Discussion in 'Horse Health' started by AmyK, Jan 8, 2018.
Banamine for a fever, not Bute.
Not me. I keep banamine paste only. Oral meds, I do. IM, I will do vax but not meds for treating illness or disease. I do those only after speaking with the Vet.
We've had horses that we have given IV fluids to under the direction of a vet. It I may be illegal for track/show rules... but under a vets direction for therapeutic treatment it is not illegal.
The EVH1 shot is not 100% effective it is not effective on the neuro form.
We have a barn up her that just lost 7 horses. Some of the othe horses with the virus survived. Some tested positive with just a low fever.
When the latent virus comes forward in one horse it is highly contagious and spreads like wild fire.
My motto is any horse having a fever is quarantined and if fever over a day they need to see a vet to rule out EVH1 or to see if they have an infection....
I think both plasma and blood volumes are actually larger for horses than cattle; supposedly you'd compare animals of the same weight to have some sort of useful comparison, though cattle and horses probably differ from each other as to how much of different types of tissues they have (bone, soft tissue, weight of feed in organs, etc) and that affects blood volume. Plasma and blood are usually given as ml/kg body weight. Wikipedia gives blood volume for a cow at 55 (52-57) and for a horse at 76. I looked at 6 different studies, they all gave similar figures. A human has one of the higher blood volumes per kg body weight.
This is all theoretical discussion- but technically, livestock antibiotics are not prescription only, you can buy them at the feed store. I personally won't use them without a vet's direction, we have a huge antibiotic resistance problem in this country. I can see that in the food animal industry it can possibly be different.
@Dona Worry what solution do you give? 0.9% is what we give humans... anything more concentrated is really unusual. Maybe a vet told you it was hypertonic and it's really not, or only slightly so in cattle? I can't imagine really giving a hypertonic solution like that unless there's something incredibly different about cows.
Long story short... basically, I'm in Mane's boat. I'm perfectly comfortable goving IM and IV meds/fluids, but I'm not comfortable explaining to a vet what I've done without their guidance if it doesn't help or god forbid it makes the animal worse because my judgement was wrong. I guess we all have our individual comfort zones, which is fine. If she's not drastically better when I get home, my comfort zone dealing with this in my own will be exceeded.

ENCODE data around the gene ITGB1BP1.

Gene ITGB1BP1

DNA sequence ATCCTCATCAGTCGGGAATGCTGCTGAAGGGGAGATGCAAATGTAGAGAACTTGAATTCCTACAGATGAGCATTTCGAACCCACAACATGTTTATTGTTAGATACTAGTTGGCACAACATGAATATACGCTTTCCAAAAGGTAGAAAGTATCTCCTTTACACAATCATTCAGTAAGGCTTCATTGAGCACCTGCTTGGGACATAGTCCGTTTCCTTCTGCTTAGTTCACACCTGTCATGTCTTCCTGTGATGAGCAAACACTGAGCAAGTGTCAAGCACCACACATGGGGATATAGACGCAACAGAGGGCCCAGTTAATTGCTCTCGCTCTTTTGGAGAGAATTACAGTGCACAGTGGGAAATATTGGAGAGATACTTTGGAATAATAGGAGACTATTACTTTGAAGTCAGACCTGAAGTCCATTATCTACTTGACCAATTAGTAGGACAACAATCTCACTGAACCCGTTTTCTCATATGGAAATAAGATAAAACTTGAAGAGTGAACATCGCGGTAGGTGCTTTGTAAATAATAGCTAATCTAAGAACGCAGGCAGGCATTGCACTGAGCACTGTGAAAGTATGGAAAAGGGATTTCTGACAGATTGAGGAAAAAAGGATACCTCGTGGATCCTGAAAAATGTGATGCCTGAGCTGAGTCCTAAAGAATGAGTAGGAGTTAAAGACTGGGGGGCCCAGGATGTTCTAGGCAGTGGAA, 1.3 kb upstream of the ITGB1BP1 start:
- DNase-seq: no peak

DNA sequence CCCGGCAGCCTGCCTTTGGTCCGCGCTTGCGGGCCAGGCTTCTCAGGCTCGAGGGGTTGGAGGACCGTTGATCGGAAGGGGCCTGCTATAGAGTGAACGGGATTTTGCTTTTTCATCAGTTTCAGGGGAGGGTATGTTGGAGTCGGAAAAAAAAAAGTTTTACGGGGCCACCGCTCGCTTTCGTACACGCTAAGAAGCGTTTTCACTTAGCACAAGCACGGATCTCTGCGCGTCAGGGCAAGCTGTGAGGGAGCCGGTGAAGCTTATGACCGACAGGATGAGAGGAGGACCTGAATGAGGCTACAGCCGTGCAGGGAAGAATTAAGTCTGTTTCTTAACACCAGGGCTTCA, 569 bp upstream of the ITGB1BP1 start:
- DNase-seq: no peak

I'm finally clocking out. I hate working when I have sick animals.
Temp broke sometime during the night, it's now 99.8. She ate dinner during the night and is currently eating breakfast. Fingers crossed... gonna set an early alarm and check again early afternoon. Feeling super relieved right now!
Whew! What a relief!
Race track practice and dairy industry practices don't always translate well to a different species or situation.
Dairy cattle so often need IV treatment because they are in high production and can rapidly develop metabolic problems - there's no real choice but for the owners or staff to do that. Trainers at the track are subject to a different set of rules than horse owners.
The situation matters too. I am blessed to have 3 big top notch practices within very easy reach, many people have to wait hours or days to get a vet out.
In case anyone was curious for an update, horse was fine for two days, then on Thursday, temp spiked back to 103.8 with a runny nose and a cough. Vet came out and drew blood, which showed inconclusive inflammatory markers... his feeling is still that it is viral, so we gave her an immunostimulant drug to help her fight this which I'm to repeat on Sunday, but because of her nasty green runny nose and him saying she had raspy lung sounds, we did start antibiotics at my request because I'm worried about an opportunistic bacterial bronchitis or pneumonia.
We did not swab for flu or EHV because it won't change our treatment, just my bill, but there have been positives of both even in other vaccinated horses in the area. My other horses have remained fine in the meantime. But for those of you in AZ, evidently this is going around... so keep that in mind if you are hauling or showing.
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